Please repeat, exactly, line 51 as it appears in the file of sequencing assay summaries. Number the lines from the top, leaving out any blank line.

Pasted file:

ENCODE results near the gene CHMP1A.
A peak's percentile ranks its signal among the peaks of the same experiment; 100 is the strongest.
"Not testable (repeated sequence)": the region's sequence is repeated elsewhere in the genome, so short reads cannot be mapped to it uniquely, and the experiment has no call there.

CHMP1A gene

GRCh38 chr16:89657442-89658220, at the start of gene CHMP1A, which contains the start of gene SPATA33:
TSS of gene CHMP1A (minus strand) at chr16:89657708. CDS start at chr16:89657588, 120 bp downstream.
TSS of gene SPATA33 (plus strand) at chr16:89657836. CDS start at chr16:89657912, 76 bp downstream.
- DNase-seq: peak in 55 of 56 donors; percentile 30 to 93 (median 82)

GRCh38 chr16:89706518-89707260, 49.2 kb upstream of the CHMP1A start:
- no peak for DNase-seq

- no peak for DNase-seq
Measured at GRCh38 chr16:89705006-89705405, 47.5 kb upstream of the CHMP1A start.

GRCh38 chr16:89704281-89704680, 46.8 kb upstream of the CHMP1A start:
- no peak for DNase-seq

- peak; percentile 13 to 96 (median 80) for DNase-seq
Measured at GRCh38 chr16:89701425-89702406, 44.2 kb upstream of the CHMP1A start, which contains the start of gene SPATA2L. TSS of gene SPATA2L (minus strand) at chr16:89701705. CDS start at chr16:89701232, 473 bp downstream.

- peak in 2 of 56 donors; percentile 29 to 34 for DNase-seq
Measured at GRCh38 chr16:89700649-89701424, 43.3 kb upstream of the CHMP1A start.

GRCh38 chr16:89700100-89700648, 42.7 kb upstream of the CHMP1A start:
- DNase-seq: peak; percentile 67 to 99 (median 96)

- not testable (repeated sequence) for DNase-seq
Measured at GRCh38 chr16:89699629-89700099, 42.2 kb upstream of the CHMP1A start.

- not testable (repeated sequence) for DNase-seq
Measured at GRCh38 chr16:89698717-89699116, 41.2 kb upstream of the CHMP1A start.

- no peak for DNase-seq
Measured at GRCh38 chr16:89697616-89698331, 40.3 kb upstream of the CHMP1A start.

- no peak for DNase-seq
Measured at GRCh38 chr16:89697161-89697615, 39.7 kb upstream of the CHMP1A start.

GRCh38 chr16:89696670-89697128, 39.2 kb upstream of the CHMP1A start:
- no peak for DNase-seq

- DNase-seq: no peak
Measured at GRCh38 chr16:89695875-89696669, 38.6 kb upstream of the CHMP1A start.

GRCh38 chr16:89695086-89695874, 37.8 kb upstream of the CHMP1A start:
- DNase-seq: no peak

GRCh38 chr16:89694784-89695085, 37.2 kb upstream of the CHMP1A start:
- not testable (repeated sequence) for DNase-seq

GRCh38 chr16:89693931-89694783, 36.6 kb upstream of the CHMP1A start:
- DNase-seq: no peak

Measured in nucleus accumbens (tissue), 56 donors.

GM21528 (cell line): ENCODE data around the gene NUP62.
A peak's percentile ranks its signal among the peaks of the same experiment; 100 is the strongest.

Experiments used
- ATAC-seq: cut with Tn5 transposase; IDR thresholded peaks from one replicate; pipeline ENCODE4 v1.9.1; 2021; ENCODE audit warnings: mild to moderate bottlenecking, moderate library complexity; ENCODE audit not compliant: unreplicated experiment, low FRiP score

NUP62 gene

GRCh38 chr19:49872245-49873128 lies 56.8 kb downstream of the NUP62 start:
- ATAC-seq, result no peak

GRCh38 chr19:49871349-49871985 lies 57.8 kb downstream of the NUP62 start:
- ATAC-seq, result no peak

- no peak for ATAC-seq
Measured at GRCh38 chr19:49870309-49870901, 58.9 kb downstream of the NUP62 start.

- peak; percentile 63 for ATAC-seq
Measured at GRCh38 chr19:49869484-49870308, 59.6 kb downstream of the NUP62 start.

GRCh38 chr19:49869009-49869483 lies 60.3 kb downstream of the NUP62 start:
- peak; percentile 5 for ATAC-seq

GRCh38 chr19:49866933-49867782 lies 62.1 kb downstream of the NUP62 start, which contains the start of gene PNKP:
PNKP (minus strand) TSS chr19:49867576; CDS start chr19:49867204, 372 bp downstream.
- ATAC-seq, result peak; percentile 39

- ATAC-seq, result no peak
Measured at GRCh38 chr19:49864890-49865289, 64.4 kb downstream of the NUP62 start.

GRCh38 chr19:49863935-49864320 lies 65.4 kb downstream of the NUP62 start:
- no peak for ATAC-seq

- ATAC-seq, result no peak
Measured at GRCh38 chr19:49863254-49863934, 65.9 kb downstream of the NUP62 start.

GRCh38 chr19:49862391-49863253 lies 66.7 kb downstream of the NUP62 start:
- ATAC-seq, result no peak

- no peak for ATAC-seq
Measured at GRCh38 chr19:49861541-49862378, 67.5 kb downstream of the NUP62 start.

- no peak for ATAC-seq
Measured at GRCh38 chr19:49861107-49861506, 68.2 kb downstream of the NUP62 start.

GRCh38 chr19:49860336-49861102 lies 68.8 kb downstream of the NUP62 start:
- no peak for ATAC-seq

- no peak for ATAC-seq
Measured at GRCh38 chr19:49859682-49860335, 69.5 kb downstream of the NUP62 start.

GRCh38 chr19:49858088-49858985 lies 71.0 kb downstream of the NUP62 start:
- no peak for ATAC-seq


- peak; percentile 63 for ATAC-seq